How to create (site) backups
Depending on the requirements, size, and complexity of the instance a partial/full, manual, or automatic backup can be performed.
To give you practical information on automating the backup of your Jira and or Confluence data we included some references to scripts below.
They support multiple platforms like Python, Powershell, Bash, etc. If this does not ring a bell, or you feel uncomfortable, then feel free to contact us.
Backing up Jira and Confluence Cloud
To make things easier, Atlassian provides multiple scripts to support you in this task.
After creating an API token and inserting your site name into the scripts you can initiate the creation of a backup. It will automatically download them to a designated address. Note that any data updated after the start of the backup is not included!
If you don’t feel comfortable doing this, contact us for support.
Note that the backups also contain data normally restricted by permissions. If any such data is available it is wise to encrypt the backups.
3rd Party Add-Ons
Don’t forget that some 3rd party add-ons can store (meta)data as well. Check with your 3rd Party Addon vendor if the data can be exported or if a backup can be created and restored. Note that when restoring to a different site 3rd Party data is lost.
But how to get that backed-up data back into your Atlassian cloud environment?
There are several ways:
TIP: It is recommended to create a new, temporary, Atlassian cloud or Sandbox environment to import the backup. This way the content of the backup can be verified. Using this method there are more options to export the data out of the backup site’. Before restoring the data in your test environment make a backup of your test environment. Atlassian will not let you restore data without a backup.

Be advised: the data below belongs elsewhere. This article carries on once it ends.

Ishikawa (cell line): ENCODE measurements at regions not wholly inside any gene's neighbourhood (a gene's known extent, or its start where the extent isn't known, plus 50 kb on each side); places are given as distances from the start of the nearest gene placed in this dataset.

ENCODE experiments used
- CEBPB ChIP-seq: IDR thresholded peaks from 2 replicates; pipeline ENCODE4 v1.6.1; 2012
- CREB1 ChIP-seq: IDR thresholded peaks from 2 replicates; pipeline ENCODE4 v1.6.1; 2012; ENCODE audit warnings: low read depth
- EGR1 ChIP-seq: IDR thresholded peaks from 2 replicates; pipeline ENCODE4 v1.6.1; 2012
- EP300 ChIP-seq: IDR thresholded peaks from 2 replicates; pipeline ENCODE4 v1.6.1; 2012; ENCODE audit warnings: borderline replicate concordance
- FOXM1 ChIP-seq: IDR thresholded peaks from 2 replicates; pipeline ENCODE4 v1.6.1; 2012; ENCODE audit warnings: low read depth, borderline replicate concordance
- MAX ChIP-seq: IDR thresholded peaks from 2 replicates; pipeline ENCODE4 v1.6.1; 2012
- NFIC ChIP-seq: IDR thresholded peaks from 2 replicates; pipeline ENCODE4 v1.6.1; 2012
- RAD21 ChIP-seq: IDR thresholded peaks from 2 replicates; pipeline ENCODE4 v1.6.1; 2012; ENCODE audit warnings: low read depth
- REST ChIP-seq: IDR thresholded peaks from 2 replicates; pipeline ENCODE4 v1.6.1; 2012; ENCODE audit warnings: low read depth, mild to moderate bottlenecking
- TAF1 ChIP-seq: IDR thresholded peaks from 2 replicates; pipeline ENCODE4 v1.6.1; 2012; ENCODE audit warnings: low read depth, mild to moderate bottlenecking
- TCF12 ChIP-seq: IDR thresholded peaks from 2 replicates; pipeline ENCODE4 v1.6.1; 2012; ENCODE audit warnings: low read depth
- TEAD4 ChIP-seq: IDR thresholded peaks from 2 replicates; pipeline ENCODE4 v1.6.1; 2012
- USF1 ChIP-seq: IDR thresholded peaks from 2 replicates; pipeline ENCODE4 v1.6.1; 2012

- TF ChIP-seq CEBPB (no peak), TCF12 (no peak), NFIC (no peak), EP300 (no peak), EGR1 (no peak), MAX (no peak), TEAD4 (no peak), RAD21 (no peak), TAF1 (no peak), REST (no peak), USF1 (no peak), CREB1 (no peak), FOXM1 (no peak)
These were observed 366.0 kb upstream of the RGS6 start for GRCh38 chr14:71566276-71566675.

When using Confluence AND Jira there is no option for a Confluence Site import. Importing space by space is the only option in this case. With the exception of the Atlassian Backup CLI tool where a selection can be created.
Backup for Cloud
Use the Cloud migration tool to export selected data to your production site.
Restoring data works and performs best on a high level (i.e. Confluence space / Jira project level). Restoring partial data, for example, a set of specific Jira issues or Confluence pages, from a backup is very limited. This would require a two-step recovery, where a project or space is restored and then the data is restored/imported to the existing site (with its limitations, for example not being able to restore the exact project keys).
There is also a trend where the “Trashcan” functionality is becoming more and more available to Atlassian products and objects. I.e. Jira Custom Fields, Projects and Confluence Spaces now have trashcan functionality where data is kept for 30 to 60 days before it is permanently deleted. So we might see that expanding to other objects as well.
Hope this blog provides more insight into why a backup strategy for your cloud products is still needed. Try to familiarize yourself with making backups and restoring to a dummy site.
From our experience, the Atlassian platform is very stable but human error accidents can still happen. Some real-life examples:
- Deleting field context can have the capability to lose massive amounts of potentially critical data with a few mouse clicks in the hands of an inexperienced administrator.
- Users/administrators performing erroneous bulk changes
- Deleting issues, components and or fix/versions. Since there is no trash-can functionality this is data is lost permanently. Of course this can be mitigated with proper permission schemes or changes in the workflow by allowing a “Cancelled” status.
Feel free to reach out!
If you still have questions after reading this blog or want us to advise or implement a backup strategy, feel free to reach out to us via our contact page to start a conversation.
We can provide you with hands-on knowledge and or tools to support your backup strategy.